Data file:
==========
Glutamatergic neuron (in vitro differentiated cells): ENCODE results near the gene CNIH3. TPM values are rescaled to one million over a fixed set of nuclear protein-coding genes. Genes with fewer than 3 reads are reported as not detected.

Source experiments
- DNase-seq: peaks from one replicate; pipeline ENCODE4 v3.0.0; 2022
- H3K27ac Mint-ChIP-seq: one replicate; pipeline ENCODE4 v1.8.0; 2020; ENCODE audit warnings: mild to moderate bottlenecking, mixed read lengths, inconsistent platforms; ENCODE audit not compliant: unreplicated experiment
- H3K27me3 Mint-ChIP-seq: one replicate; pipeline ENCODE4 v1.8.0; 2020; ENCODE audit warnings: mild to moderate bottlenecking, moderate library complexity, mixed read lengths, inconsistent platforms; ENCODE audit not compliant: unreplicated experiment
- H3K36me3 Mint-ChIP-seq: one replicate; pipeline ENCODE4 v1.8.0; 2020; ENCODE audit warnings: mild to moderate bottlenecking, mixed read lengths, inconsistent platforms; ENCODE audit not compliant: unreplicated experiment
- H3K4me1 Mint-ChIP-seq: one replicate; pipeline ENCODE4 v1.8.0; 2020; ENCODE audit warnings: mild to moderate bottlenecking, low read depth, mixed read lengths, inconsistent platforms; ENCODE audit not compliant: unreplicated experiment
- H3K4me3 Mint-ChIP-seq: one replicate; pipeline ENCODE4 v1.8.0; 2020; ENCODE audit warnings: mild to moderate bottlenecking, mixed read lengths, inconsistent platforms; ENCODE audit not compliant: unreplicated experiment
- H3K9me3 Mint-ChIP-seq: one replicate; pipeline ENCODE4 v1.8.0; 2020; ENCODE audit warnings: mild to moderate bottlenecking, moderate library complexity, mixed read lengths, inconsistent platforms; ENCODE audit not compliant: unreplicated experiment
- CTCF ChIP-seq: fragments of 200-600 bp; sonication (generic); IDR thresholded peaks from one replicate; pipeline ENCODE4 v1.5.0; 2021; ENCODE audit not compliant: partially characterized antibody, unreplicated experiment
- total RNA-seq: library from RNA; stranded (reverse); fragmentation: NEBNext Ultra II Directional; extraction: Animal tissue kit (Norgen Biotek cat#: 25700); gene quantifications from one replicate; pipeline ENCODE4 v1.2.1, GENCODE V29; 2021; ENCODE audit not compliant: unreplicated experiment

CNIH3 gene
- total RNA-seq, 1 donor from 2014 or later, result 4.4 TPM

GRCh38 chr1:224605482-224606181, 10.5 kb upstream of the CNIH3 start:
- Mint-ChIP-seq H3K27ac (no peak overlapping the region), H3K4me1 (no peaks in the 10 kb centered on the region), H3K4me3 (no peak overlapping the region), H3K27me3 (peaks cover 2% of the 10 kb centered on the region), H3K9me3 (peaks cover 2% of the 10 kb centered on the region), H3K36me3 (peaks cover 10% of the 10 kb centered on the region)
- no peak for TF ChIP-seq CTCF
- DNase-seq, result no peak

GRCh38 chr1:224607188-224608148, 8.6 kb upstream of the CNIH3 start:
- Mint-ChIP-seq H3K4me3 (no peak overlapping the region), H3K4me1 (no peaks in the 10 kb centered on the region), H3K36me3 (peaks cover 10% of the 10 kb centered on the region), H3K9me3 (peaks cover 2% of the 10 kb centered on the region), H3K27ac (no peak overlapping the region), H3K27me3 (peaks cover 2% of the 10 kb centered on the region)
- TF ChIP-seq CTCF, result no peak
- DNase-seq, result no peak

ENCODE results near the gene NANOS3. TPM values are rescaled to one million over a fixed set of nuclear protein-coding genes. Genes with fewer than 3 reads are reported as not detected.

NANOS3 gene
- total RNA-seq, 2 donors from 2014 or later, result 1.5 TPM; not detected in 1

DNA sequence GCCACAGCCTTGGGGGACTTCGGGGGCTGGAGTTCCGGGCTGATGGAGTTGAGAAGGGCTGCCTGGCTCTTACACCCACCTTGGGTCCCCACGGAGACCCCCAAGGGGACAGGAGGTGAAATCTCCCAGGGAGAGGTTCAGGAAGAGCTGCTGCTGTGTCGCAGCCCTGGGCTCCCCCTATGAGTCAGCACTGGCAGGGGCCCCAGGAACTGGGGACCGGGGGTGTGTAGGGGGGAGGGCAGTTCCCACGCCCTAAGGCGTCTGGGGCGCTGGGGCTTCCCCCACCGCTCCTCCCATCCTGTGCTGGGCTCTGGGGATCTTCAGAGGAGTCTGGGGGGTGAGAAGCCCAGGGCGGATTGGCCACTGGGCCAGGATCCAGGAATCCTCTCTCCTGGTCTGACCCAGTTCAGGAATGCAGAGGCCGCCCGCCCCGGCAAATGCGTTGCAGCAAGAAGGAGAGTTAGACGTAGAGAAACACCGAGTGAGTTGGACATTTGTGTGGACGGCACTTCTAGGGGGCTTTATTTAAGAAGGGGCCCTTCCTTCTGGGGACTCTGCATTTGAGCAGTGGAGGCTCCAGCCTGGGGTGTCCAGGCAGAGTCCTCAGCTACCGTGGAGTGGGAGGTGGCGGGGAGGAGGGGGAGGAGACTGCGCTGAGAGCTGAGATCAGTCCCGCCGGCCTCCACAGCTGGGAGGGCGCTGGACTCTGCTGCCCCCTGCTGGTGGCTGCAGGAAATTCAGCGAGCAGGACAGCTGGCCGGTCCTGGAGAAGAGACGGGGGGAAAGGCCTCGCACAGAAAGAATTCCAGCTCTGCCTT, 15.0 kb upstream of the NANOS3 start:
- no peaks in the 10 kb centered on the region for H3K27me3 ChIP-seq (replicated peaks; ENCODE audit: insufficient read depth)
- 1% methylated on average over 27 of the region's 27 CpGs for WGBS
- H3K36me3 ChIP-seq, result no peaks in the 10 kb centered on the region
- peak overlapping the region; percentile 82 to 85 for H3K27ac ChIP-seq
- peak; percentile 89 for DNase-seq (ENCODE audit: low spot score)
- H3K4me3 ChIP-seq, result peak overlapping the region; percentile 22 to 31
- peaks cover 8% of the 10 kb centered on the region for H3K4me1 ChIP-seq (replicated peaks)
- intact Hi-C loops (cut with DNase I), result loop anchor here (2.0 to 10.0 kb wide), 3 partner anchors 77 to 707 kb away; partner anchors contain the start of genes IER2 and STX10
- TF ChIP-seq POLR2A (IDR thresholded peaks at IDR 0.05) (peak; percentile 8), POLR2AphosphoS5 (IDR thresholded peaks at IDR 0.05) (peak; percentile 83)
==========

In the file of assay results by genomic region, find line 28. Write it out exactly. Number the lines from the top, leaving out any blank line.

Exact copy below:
- H3K36me3 ChIP-seq, result no peaks in the 10 kb centered on the region